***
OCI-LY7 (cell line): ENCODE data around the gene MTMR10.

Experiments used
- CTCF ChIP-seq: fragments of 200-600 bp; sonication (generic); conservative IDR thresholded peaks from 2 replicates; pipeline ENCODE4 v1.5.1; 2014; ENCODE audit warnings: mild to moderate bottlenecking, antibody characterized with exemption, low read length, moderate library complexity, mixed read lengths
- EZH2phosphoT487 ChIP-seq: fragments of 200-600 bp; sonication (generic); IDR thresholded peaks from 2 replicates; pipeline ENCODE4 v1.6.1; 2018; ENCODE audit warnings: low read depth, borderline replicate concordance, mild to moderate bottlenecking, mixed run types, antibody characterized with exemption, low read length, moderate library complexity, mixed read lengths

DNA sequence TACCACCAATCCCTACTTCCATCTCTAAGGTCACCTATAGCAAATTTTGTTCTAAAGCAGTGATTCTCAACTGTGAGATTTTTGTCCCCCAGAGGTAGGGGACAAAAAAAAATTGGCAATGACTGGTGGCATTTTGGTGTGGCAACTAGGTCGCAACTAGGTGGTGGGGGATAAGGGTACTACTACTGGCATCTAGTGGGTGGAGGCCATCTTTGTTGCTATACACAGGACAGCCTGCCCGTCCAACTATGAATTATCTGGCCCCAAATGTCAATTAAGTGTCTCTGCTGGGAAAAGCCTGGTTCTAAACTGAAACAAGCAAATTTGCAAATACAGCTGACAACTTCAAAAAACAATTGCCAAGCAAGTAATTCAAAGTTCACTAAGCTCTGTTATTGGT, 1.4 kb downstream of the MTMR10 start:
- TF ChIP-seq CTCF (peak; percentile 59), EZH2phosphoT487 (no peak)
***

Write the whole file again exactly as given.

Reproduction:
OCI-LY7 (cell line): ENCODE data around the gene MTMR10.

Experiments used
- CTCF ChIP-seq: fragments of 200-600 bp; sonication (generic); conservative IDR thresholded peaks from 2 replicates; pipeline ENCODE4 v1.5.1; 2014; ENCODE audit warnings: mild to moderate bottlenecking, antibody characterized with exemption, low read length, moderate library complexity, mixed read lengths
- EZH2phosphoT487 ChIP-seq: fragments of 200-600 bp; sonication (generic); IDR thresholded peaks from 2 replicates; pipeline ENCODE4 v1.6.1; 2018; ENCODE audit warnings: low read depth, borderline replicate concordance, mild to moderate bottlenecking, mixed run types, antibody characterized with exemption, low read length, moderate library complexity, mixed read lengths

DNA sequence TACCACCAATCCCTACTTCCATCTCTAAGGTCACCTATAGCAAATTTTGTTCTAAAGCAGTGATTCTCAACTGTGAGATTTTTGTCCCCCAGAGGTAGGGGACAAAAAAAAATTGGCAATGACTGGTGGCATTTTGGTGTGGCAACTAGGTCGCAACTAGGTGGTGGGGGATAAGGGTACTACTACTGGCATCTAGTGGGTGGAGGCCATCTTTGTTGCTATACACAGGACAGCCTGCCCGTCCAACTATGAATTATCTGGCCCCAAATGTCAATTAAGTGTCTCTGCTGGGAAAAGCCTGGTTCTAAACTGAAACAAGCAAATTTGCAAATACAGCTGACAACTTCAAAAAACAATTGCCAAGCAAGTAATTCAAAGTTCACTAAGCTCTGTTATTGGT, 1.4 kb downstream of the MTMR10 start:
- TF ChIP-seq CTCF (peak; percentile 59), EZH2phosphoT487 (no peak)